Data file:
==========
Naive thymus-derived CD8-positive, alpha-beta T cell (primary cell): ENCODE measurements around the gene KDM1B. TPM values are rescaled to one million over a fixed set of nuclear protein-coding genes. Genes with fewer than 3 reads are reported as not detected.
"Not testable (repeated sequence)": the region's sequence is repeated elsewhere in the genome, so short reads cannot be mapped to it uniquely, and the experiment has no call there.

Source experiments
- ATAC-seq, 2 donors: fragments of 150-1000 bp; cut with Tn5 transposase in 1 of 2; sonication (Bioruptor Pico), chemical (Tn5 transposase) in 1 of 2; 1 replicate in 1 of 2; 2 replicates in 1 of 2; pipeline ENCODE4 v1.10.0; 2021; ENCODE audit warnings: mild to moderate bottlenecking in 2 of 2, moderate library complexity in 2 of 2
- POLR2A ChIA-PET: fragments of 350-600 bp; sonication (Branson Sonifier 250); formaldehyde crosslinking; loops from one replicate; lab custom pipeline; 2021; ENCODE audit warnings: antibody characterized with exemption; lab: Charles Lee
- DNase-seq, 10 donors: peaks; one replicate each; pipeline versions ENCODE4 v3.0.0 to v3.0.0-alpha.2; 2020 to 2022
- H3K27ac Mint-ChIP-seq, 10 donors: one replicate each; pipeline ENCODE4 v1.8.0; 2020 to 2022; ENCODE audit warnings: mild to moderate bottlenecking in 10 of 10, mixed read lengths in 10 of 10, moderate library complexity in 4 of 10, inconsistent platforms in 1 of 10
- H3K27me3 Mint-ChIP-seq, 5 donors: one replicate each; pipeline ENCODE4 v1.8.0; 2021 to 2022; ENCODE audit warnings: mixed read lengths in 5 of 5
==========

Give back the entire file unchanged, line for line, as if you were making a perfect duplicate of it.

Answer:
Naive thymus-derived CD8-positive, alpha-beta T cell (primary cell): ENCODE measurements around the gene KDM1B. TPM values are rescaled to one million over a fixed set of nuclear protein-coding genes. Genes with fewer than 3 reads are reported as not detected.
"Not testable (repeated sequence)": the region's sequence is repeated elsewhere in the genome, so short reads cannot be mapped to it uniquely, and the experiment has no call there.

Source experiments
- ATAC-seq, 2 donors: fragments of 150-1000 bp; cut with Tn5 transposase in 1 of 2; sonication (Bioruptor Pico), chemical (Tn5 transposase) in 1 of 2; 1 replicate in 1 of 2; 2 replicates in 1 of 2; pipeline ENCODE4 v1.10.0; 2021; ENCODE audit warnings: mild to moderate bottlenecking in 2 of 2, moderate library complexity in 2 of 2
- POLR2A ChIA-PET: fragments of 350-600 bp; sonication (Branson Sonifier 250); formaldehyde crosslinking; loops from one replicate; lab custom pipeline; 2021; ENCODE audit warnings: antibody characterized with exemption; lab: Charles Lee
- DNase-seq, 10 donors: peaks; one replicate each; pipeline versions ENCODE4 v3.0.0 to v3.0.0-alpha.2; 2020 to 2022
- H3K27ac Mint-ChIP-seq, 10 donors: one replicate each; pipeline ENCODE4 v1.8.0; 2020 to 2022; ENCODE audit warnings: mild to moderate bottlenecking in 10 of 10, mixed read lengths in 10 of 10, moderate library complexity in 4 of 10, inconsistent platforms in 1 of 10
- H3K27me3 Mint-ChIP-seq, 5 donors: one replicate each; pipeline ENCODE4 v1.8.0; 2021 to 2022; ENCODE audit warnings: mixed read lengths in 5 of 5